Derek Brewster’s Adventure Trail


I would like to turn my thoughts this month to a matter which has been on my mind for some time. As I go about my everyday life I meet people, both young and old, who are surprised at what I do for a living and are then interested in just what kind of a world games software is. In particular, they marvel at how young programmers are, and at how easy it is to enter the field. These are factors which the average CRASH reader will be very familiar with. What deeply concerns me is not the youthful nature of this industry, nor the lack of job security for established programmers, nor the ever increasing standards of new software and the exacting nature of today’s programming. No, none of these things worry me and neither should they worry you. However, what should most certainly worry you is that you live in a society that ignores computer software for these very same reasons. We live in a society where people are more concerned with losing their jobs than entering new ones, more concerned with showing deference to employers than telling them what’s what (unlike Japan where workers are actively involved) and where factories are closed rather than improved or, heaven forbid, rebuilt.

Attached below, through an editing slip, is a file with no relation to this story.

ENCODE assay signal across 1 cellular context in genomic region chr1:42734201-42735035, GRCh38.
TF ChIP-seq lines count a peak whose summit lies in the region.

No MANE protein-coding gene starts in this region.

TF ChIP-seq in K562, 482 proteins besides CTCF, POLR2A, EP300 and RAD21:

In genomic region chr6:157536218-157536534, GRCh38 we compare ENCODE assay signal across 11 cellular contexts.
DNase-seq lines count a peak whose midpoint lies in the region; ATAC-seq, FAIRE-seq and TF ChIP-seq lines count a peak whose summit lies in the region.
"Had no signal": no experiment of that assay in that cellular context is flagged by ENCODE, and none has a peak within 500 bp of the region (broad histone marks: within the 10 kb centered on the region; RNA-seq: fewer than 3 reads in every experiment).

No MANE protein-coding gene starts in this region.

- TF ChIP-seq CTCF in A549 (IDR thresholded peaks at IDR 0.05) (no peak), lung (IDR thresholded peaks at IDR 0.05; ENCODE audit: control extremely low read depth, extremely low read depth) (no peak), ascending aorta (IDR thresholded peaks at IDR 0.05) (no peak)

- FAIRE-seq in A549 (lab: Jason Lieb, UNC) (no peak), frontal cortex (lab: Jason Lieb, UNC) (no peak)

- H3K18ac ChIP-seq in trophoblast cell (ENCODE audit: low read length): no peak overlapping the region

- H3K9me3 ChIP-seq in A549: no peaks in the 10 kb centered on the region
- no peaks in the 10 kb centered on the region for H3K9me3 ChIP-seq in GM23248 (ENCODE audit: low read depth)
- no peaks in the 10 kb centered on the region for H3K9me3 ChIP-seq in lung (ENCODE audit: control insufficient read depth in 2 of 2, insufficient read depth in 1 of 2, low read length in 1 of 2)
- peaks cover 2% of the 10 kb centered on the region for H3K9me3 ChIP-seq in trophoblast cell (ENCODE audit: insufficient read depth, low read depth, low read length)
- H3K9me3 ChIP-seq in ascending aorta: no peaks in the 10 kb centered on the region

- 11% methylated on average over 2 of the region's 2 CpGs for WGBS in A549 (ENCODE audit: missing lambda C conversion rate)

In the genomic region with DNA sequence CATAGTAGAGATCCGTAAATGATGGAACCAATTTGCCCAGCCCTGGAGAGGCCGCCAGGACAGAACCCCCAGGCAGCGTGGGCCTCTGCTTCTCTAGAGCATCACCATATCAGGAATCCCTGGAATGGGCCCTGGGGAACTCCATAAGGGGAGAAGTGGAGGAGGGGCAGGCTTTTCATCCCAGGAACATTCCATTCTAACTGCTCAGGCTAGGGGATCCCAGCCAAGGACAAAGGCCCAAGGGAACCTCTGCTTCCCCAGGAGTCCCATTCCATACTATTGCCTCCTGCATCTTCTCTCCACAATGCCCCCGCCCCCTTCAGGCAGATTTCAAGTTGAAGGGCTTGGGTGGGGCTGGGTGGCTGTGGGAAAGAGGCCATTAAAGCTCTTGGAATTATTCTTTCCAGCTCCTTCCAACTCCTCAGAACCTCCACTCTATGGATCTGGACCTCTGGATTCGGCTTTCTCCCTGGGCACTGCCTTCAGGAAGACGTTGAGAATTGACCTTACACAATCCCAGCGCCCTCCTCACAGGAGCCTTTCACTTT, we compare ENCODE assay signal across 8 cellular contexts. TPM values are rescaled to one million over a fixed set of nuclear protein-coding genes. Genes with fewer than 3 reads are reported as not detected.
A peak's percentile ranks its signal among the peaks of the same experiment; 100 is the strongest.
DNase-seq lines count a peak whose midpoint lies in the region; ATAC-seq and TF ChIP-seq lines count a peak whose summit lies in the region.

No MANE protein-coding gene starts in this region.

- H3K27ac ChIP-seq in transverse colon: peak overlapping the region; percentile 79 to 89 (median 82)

Recently much time and space has been devoted in the media towards youth opportunities and careers, much more than in my day when there were far more career openings. All the old nonsense is still there about analysing your best skills, aptitudes etc etc. What use is this advice if it leads a pupil down a road where there are no jobs and where it is nigh on impossible to work on a self-employed basis in the field?

With all due respect to old people, the future of Britain as a trading nation lies with the young of the country. Young minds can be turned to useful occupations or be left to wander in a confused vacuum. The answer does not lie in better careers guidance. The answer does not lie in creating artificial work or forever raking up age-old teenage problems. The answer is to encourage high technology and to train young people in how to use it.